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Visiting Yorkshire's Monastic Past
Today the ruined abbeys at Fountains, Rievaulx, and Whitby are top attractions where you can learn about the religious life and business activities of Yorkshire’s great monasteries, and the political machinations that destroyed them. They vividly evoke daily life during the Middle Ages.
The Fall of the Monasteries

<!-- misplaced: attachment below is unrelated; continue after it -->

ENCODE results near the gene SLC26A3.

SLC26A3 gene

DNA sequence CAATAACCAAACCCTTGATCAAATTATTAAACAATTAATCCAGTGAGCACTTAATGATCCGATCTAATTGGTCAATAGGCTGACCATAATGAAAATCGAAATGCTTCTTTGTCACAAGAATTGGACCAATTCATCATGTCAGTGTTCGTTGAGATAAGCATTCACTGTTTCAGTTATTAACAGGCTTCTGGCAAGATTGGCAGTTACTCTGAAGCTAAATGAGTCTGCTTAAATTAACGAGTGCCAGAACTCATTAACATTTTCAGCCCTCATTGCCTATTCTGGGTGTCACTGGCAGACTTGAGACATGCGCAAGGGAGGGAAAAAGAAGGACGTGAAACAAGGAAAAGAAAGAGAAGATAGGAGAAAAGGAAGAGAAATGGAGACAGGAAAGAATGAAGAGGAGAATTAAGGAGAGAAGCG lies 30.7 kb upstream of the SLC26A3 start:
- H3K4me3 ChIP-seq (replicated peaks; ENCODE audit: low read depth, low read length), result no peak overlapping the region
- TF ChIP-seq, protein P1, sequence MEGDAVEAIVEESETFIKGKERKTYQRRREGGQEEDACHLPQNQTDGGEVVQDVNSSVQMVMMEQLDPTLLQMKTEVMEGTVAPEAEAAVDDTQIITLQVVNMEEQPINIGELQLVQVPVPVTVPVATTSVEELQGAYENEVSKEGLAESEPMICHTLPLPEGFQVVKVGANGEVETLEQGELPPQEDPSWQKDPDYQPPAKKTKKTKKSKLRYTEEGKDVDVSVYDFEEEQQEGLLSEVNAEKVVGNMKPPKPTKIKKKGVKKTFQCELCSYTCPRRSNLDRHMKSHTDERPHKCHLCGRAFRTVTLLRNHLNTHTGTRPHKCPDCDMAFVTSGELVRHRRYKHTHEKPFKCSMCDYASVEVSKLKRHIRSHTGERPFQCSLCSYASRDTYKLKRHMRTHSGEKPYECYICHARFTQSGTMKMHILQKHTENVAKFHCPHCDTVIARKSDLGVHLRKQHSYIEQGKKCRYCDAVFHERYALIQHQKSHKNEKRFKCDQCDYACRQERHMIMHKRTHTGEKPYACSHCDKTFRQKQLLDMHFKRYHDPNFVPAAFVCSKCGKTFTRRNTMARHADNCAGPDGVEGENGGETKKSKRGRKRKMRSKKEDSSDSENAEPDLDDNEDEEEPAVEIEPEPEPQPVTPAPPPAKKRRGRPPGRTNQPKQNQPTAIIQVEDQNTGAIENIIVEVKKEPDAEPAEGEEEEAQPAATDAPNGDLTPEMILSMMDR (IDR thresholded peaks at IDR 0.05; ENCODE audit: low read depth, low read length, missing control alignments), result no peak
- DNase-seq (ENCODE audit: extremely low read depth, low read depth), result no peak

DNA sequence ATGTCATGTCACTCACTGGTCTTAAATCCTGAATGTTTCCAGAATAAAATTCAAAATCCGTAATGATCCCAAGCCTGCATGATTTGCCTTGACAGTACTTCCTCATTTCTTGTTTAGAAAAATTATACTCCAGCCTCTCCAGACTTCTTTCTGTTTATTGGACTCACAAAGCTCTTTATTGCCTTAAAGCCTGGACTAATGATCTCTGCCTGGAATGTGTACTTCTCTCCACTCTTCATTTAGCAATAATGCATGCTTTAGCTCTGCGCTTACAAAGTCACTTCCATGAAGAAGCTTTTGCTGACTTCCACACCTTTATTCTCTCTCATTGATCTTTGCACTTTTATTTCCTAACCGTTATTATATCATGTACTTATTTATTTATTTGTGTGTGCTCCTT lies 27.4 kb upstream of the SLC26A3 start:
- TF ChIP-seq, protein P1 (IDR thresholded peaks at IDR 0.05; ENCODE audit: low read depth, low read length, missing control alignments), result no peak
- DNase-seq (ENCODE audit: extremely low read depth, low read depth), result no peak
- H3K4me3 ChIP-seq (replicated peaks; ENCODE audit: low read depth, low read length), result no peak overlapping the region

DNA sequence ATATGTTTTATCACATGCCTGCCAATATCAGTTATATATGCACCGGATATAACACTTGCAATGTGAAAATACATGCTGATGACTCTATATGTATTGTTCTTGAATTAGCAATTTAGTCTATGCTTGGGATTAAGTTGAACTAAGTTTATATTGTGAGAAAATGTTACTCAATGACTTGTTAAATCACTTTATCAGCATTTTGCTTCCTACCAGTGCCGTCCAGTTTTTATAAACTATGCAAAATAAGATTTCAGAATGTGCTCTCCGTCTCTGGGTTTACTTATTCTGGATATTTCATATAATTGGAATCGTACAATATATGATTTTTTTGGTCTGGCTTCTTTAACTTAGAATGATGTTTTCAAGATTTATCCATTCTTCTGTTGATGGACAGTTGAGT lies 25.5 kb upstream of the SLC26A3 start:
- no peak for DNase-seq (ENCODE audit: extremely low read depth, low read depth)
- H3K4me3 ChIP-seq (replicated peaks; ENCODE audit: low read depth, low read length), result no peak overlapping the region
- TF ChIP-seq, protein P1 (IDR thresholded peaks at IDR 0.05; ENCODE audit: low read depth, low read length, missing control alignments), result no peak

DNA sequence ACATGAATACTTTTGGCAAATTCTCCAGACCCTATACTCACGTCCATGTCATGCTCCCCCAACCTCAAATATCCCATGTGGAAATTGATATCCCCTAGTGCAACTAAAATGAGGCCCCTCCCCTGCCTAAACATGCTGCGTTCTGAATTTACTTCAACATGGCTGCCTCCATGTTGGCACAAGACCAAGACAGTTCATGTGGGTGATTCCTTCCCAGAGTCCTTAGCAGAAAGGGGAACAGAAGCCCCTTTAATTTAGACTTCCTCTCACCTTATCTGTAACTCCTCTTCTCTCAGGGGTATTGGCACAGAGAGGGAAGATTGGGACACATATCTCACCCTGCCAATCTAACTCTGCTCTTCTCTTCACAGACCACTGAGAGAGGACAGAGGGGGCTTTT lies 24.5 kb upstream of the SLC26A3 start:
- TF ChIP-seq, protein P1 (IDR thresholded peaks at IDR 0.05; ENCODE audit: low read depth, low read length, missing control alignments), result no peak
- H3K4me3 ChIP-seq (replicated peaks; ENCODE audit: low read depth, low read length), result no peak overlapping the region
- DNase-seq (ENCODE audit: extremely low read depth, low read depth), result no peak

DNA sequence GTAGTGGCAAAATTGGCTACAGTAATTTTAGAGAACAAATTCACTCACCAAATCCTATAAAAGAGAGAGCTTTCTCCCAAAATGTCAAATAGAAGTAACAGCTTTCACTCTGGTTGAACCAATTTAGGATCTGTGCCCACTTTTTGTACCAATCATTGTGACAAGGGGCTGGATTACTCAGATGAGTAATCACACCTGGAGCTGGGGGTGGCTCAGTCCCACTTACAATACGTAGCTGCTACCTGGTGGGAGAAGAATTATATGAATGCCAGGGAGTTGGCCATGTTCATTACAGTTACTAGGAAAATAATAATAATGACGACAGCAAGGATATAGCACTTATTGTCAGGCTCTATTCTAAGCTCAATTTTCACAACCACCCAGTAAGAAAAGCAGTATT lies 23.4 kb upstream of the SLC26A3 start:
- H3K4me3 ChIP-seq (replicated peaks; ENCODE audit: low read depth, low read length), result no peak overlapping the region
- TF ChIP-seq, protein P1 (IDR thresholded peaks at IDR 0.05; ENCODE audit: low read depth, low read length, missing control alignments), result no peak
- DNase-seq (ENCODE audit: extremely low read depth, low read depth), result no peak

The sheer number of what were once richly decorated monastic buildings is a testament to the power of the Catholic monks of medieval Yorkshire. They became some of the richest in Europe by virtue of the international wool trade that they conducted from these vast estates with the help of lay workers. The buildings are now mostly romantic ruins, a result of the dissolution of the monasteries during the 16th century following Henry VIII's establishment of the Church of England (with himself as its head) in 1534. This was both retaliation against the Catholic Church for denying him a divorce (and thus, in his view, a male heir) and a way of appropriating the monasteries’ wealth. By 1540 no monasteries remained in England; the king confiscated all their property, redistributed their land, and destroyed or gave away many buildings.Updated: 10-2013
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